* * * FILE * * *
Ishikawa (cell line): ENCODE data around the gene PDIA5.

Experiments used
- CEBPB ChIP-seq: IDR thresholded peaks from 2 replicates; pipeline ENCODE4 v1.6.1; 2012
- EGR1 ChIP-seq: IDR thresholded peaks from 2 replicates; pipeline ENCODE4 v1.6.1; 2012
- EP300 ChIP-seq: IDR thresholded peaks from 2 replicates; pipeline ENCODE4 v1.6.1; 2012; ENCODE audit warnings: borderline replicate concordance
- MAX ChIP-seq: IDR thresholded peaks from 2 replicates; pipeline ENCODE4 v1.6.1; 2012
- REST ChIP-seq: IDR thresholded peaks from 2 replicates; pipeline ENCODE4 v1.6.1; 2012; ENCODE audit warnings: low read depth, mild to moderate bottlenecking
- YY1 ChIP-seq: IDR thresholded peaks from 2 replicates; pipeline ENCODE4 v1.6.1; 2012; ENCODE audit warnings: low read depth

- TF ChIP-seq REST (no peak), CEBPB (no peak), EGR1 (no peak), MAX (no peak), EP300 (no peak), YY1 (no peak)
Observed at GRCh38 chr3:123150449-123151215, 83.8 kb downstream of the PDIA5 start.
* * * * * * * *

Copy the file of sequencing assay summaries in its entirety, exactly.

Ishikawa (cell line): ENCODE data around the gene PDIA5.

Experiments used
- CEBPB ChIP-seq: IDR thresholded peaks from 2 replicates; pipeline ENCODE4 v1.6.1; 2012
- EGR1 ChIP-seq: IDR thresholded peaks from 2 replicates; pipeline ENCODE4 v1.6.1; 2012
- EP300 ChIP-seq: IDR thresholded peaks from 2 replicates; pipeline ENCODE4 v1.6.1; 2012; ENCODE audit warnings: borderline replicate concordance
- MAX ChIP-seq: IDR thresholded peaks from 2 replicates; pipeline ENCODE4 v1.6.1; 2012
- REST ChIP-seq: IDR thresholded peaks from 2 replicates; pipeline ENCODE4 v1.6.1; 2012; ENCODE audit warnings: low read depth, mild to moderate bottlenecking
- YY1 ChIP-seq: IDR thresholded peaks from 2 replicates; pipeline ENCODE4 v1.6.1; 2012; ENCODE audit warnings: low read depth

- TF ChIP-seq REST (no peak), CEBPB (no peak), EGR1 (no peak), MAX (no peak), EP300 (no peak), YY1 (no peak)
Observed at GRCh38 chr3:123150449-123151215, 83.8 kb downstream of the PDIA5 start.